Toxic PCBs linger in schools; EPA, lawmakers fail to act

At first, teachers at Sky Valley Education Center simply evacuated students and used fans to clear the air when the fluorescent lights caught fire or smoked with noxious fumes. When black oil dripped onto desks and floors, they caught leaks with a bucket and duct-taped oil-stained carpets. Then came the tests that confirmed their suspicions about the light ballasts. More:

15/10/2019 -

First there was Fred Stone, the third-generation dairy farmer in Maine who discovered that the milk from his cows contained harmful chemicals. Then came Art Schaap, a second-generation dairy farmer in New Mexico, who had to dump 15,000 gallons of contaminated milk a day. More:

PFAS occurrence and exposure


America’s Dairyland May Have a PFAS Problem

First there was Fred Stone, the third-generation dairy farmer in Maine who discovered that the milk from his cows contained harmful chemicals. Then came Art Schaap, a second-generation dairy farmer in New Mexico, who had to dump 15,000 gallons of contaminated milk a day. More:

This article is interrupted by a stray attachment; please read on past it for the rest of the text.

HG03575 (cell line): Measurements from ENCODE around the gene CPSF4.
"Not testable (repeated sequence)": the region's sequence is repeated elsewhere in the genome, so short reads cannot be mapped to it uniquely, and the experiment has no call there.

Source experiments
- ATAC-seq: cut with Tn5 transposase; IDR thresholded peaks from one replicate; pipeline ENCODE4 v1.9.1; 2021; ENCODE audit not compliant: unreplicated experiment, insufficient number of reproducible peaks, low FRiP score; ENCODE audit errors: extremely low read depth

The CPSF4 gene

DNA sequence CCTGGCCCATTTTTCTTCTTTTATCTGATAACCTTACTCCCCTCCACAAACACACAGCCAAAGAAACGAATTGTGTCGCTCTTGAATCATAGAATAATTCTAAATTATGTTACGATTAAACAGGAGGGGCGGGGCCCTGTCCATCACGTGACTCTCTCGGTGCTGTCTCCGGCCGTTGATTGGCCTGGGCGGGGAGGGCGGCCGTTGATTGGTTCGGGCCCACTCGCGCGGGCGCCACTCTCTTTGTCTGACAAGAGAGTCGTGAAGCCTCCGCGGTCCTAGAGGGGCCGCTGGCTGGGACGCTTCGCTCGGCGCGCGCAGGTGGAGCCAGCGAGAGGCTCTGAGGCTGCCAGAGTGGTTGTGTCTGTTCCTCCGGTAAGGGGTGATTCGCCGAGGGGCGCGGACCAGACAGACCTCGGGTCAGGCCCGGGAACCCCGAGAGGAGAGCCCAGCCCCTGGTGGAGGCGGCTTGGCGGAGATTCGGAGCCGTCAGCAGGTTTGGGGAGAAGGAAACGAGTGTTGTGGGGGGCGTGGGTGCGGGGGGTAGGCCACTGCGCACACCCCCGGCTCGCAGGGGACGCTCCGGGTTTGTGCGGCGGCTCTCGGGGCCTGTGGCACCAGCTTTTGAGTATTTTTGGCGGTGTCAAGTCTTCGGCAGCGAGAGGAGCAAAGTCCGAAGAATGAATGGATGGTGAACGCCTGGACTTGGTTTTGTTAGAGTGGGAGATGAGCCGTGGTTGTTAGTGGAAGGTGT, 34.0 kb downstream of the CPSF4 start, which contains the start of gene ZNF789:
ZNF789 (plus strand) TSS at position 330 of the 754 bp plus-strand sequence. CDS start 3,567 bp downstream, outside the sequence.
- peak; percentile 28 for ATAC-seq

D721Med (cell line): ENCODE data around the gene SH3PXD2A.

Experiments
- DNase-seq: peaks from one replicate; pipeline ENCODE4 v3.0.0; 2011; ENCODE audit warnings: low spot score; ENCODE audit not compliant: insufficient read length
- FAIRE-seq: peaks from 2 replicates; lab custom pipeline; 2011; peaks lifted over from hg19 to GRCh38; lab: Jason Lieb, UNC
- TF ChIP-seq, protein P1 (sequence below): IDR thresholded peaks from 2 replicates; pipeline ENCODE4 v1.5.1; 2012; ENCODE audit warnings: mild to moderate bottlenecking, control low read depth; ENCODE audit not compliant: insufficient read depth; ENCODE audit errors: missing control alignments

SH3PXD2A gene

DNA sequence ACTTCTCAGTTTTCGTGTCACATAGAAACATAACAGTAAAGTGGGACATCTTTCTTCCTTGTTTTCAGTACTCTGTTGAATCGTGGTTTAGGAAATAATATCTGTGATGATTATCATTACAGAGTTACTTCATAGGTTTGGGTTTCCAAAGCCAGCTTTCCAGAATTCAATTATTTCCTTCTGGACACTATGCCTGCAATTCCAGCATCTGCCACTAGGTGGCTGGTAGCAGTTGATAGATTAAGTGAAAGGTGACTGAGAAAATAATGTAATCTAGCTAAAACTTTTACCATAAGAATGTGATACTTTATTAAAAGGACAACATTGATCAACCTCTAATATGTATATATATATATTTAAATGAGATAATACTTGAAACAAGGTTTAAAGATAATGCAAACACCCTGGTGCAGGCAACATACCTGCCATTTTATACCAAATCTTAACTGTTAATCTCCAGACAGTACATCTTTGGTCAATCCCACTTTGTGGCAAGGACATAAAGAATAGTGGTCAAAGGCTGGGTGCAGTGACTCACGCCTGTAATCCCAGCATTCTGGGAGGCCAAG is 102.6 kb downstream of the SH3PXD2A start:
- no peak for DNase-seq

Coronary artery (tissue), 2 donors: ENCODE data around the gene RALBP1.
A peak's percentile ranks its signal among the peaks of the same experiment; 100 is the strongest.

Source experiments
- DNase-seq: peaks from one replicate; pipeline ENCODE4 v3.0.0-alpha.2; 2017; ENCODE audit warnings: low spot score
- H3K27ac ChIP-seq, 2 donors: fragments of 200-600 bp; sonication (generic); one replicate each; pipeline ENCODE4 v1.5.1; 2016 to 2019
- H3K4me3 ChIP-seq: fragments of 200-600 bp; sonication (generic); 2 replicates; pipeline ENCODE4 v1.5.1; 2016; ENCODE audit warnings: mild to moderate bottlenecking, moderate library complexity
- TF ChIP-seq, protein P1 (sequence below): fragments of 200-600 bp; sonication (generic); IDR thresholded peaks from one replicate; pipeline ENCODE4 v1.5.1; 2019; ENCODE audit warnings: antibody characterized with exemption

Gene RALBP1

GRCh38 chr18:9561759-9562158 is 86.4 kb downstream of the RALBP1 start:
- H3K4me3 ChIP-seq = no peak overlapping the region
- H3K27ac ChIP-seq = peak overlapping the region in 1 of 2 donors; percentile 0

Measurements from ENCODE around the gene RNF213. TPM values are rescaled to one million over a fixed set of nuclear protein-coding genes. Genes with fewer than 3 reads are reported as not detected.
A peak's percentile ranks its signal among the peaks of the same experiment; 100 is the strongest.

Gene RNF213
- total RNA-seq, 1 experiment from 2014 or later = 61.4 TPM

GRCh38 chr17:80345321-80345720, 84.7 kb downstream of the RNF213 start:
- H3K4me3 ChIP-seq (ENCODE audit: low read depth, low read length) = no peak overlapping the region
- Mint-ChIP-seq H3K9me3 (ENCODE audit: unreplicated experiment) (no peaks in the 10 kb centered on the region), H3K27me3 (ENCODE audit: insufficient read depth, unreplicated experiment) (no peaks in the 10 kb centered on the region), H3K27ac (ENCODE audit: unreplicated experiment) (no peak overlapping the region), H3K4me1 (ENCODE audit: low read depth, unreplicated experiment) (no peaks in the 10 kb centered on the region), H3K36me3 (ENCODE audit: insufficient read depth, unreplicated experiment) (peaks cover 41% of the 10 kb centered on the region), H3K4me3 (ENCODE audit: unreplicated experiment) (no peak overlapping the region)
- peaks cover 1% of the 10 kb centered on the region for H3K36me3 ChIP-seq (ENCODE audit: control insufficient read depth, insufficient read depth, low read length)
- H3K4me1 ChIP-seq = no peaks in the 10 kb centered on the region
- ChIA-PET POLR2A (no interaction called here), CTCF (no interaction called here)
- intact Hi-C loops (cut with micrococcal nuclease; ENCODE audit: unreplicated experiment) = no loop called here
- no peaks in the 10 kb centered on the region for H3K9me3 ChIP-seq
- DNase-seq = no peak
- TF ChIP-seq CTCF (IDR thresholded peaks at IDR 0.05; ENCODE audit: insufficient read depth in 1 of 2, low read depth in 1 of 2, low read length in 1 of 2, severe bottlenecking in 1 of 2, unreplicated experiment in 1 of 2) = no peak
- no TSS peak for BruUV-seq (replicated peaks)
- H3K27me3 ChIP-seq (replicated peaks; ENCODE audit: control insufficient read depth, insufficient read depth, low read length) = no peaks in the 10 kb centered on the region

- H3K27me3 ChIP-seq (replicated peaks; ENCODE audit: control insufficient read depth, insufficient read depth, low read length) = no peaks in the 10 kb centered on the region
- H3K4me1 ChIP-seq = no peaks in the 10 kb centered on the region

PFAS occurrence and exposure

10/10/2019 -

PFAS, or per- and polyfluoroalkyl substances, refers to a class of chemicals used abundantly in common household items to make objects water or fire resistant. A new study published in the journal Environmental Health Perspectives looked at levels of PFAS in people who ate fast food versus those who ate homecooked meals. More:

Food Packaging


Fast food increases exposure to a 'forever chemical' called PFAS

PFAS, or per- and polyfluoroalkyl substances, refers to a class of chemicals used abundantly in common household items to make objects water or fire resistant. A new study published in the journal Environmental Health Perspectives looked at levels of PFAS in people who ate fast food versus those who ate homecooked meals. More:

Food Packaging

09/10/2019 -

The study is the first to link certain foods and PFAS exposures in Americans and adds to mounting evidence that food packaging, especially grease-resistant boxes, wrappers, and bags used for burgers, pizza, and popcorn, is a major source of exposure to the toxics for people. More: